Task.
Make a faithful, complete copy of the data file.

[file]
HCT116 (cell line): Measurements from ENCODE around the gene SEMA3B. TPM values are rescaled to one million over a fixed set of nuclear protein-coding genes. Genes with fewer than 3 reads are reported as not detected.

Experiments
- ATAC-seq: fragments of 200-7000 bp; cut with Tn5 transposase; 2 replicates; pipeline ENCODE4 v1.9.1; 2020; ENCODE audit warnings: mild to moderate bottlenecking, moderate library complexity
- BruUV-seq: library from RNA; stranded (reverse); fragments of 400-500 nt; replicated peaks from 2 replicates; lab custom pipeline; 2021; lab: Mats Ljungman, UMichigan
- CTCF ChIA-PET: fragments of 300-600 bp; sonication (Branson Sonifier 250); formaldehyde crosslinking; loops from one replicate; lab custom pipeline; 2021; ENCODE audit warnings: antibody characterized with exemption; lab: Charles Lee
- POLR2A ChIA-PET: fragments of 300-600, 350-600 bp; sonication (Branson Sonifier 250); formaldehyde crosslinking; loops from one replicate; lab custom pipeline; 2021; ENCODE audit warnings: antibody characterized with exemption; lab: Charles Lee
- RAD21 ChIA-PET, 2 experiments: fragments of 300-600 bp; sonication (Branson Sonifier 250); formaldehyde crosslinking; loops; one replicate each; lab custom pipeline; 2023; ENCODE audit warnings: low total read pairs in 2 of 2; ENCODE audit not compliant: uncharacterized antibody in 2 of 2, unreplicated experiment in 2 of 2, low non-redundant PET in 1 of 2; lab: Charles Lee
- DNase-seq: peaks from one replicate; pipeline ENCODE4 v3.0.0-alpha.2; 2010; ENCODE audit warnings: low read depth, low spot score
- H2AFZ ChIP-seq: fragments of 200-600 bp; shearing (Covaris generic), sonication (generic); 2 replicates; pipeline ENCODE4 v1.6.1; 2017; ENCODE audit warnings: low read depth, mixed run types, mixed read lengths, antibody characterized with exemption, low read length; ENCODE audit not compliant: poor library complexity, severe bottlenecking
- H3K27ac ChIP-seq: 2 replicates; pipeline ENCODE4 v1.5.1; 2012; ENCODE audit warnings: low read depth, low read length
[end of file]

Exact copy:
HCT116 (cell line): Measurements from ENCODE around the gene SEMA3B. TPM values are rescaled to one million over a fixed set of nuclear protein-coding genes. Genes with fewer than 3 reads are reported as not detected.

Experiments
- ATAC-seq: fragments of 200-7000 bp; cut with Tn5 transposase; 2 replicates; pipeline ENCODE4 v1.9.1; 2020; ENCODE audit warnings: mild to moderate bottlenecking, moderate library complexity
- BruUV-seq: library from RNA; stranded (reverse); fragments of 400-500 nt; replicated peaks from 2 replicates; lab custom pipeline; 2021; lab: Mats Ljungman, UMichigan
- CTCF ChIA-PET: fragments of 300-600 bp; sonication (Branson Sonifier 250); formaldehyde crosslinking; loops from one replicate; lab custom pipeline; 2021; ENCODE audit warnings: antibody characterized with exemption; lab: Charles Lee
- POLR2A ChIA-PET: fragments of 300-600, 350-600 bp; sonication (Branson Sonifier 250); formaldehyde crosslinking; loops from one replicate; lab custom pipeline; 2021; ENCODE audit warnings: antibody characterized with exemption; lab: Charles Lee
- RAD21 ChIA-PET, 2 experiments: fragments of 300-600 bp; sonication (Branson Sonifier 250); formaldehyde crosslinking; loops; one replicate each; lab custom pipeline; 2023; ENCODE audit warnings: low total read pairs in 2 of 2; ENCODE audit not compliant: uncharacterized antibody in 2 of 2, unreplicated experiment in 2 of 2, low non-redundant PET in 1 of 2; lab: Charles Lee
- DNase-seq: peaks from one replicate; pipeline ENCODE4 v3.0.0-alpha.2; 2010; ENCODE audit warnings: low read depth, low spot score
- H2AFZ ChIP-seq: fragments of 200-600 bp; shearing (Covaris generic), sonication (generic); 2 replicates; pipeline ENCODE4 v1.6.1; 2017; ENCODE audit warnings: low read depth, mixed run types, mixed read lengths, antibody characterized with exemption, low read length; ENCODE audit not compliant: poor library complexity, severe bottlenecking
- H3K27ac ChIP-seq: 2 replicates; pipeline ENCODE4 v1.5.1; 2012; ENCODE audit warnings: low read depth, low read length